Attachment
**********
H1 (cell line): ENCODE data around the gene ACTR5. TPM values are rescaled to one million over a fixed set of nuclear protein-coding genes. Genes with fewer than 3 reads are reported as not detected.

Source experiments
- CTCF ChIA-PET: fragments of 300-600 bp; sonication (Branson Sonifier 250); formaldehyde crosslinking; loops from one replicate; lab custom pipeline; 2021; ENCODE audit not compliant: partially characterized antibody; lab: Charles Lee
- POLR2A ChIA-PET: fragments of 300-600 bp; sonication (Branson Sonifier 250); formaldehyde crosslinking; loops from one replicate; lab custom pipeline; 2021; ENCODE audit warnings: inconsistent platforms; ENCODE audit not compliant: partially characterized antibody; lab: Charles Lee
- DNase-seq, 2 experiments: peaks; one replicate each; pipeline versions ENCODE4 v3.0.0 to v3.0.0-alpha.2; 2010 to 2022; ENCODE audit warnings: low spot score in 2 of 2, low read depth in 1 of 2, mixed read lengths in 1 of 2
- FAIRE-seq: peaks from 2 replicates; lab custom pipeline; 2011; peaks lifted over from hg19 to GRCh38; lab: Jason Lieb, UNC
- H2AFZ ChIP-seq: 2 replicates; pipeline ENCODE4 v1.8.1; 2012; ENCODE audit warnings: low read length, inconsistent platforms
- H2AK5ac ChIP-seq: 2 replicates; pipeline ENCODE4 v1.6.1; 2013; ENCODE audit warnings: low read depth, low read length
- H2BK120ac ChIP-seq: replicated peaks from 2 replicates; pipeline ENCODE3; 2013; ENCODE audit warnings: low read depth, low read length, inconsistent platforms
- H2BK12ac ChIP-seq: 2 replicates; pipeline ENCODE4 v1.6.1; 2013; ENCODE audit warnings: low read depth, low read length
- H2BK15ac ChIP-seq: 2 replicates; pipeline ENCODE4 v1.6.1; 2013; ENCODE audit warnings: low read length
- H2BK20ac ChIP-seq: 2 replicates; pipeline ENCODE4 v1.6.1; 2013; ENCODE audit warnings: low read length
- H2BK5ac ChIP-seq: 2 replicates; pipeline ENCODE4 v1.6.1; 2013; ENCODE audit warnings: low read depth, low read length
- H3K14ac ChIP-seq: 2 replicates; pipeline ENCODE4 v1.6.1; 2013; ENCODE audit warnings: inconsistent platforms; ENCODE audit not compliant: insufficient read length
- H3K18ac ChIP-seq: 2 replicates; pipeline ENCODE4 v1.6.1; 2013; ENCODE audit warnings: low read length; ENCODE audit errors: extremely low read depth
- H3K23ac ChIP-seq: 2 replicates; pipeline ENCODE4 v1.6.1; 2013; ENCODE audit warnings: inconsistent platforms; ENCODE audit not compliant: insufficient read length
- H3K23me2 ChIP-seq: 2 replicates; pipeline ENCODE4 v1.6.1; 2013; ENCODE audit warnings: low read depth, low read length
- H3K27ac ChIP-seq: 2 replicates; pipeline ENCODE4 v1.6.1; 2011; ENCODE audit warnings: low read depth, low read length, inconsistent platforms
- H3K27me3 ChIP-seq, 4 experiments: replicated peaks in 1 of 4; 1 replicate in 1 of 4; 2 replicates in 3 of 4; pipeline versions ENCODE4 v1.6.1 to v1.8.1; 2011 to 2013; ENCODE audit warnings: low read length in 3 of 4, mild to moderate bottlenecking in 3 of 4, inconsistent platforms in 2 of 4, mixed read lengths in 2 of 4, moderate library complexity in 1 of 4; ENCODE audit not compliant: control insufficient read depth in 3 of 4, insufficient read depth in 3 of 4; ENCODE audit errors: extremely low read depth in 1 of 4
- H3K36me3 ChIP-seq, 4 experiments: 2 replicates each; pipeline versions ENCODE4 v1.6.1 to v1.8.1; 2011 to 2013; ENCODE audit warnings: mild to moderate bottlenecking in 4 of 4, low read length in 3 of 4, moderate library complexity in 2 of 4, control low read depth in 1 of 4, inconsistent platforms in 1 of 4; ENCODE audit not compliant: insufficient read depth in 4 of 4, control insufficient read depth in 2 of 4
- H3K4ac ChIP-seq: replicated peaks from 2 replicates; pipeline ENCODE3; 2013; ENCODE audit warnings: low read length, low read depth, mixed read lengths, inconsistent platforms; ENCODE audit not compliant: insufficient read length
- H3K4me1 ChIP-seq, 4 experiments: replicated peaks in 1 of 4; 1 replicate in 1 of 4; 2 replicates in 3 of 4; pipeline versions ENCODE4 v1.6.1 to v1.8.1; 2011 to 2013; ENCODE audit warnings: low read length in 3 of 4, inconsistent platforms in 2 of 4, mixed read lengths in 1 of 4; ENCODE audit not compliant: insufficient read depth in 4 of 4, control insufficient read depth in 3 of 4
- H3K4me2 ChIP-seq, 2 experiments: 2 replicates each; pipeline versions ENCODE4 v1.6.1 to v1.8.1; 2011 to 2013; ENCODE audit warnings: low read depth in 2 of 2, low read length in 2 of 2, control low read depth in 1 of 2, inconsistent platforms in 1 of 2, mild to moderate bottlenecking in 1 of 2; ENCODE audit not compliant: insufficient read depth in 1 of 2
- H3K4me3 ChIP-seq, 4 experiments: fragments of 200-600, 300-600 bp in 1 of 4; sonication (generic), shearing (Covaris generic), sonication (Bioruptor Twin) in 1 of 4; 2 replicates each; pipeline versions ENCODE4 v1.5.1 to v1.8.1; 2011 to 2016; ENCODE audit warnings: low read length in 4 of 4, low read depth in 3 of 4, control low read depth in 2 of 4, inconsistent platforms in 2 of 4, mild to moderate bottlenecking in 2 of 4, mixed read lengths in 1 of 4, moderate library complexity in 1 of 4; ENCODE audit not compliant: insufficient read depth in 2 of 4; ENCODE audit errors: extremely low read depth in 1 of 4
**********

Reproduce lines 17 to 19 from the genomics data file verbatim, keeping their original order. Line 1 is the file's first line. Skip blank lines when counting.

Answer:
- H3K23me2 ChIP-seq: 2 replicates; pipeline ENCODE4 v1.6.1; 2013; ENCODE audit warnings: low read depth, low read length
- H3K27ac ChIP-seq: 2 replicates; pipeline ENCODE4 v1.6.1; 2011; ENCODE audit warnings: low read depth, low read length, inconsistent platforms
- H3K27me3 ChIP-seq, 4 experiments: replicated peaks in 1 of 4; 1 replicate in 1 of 4; 2 replicates in 3 of 4; pipeline versions ENCODE4 v1.6.1 to v1.8.1; 2011 to 2013; ENCODE audit warnings: low read length in 3 of 4, mild to moderate bottlenecking in 3 of 4, inconsistent platforms in 2 of 4, mixed read lengths in 2 of 4, moderate library complexity in 1 of 4; ENCODE audit not compliant: control insufficient read depth in 3 of 4, insufficient read depth in 3 of 4; ENCODE audit errors: extremely low read depth in 1 of 4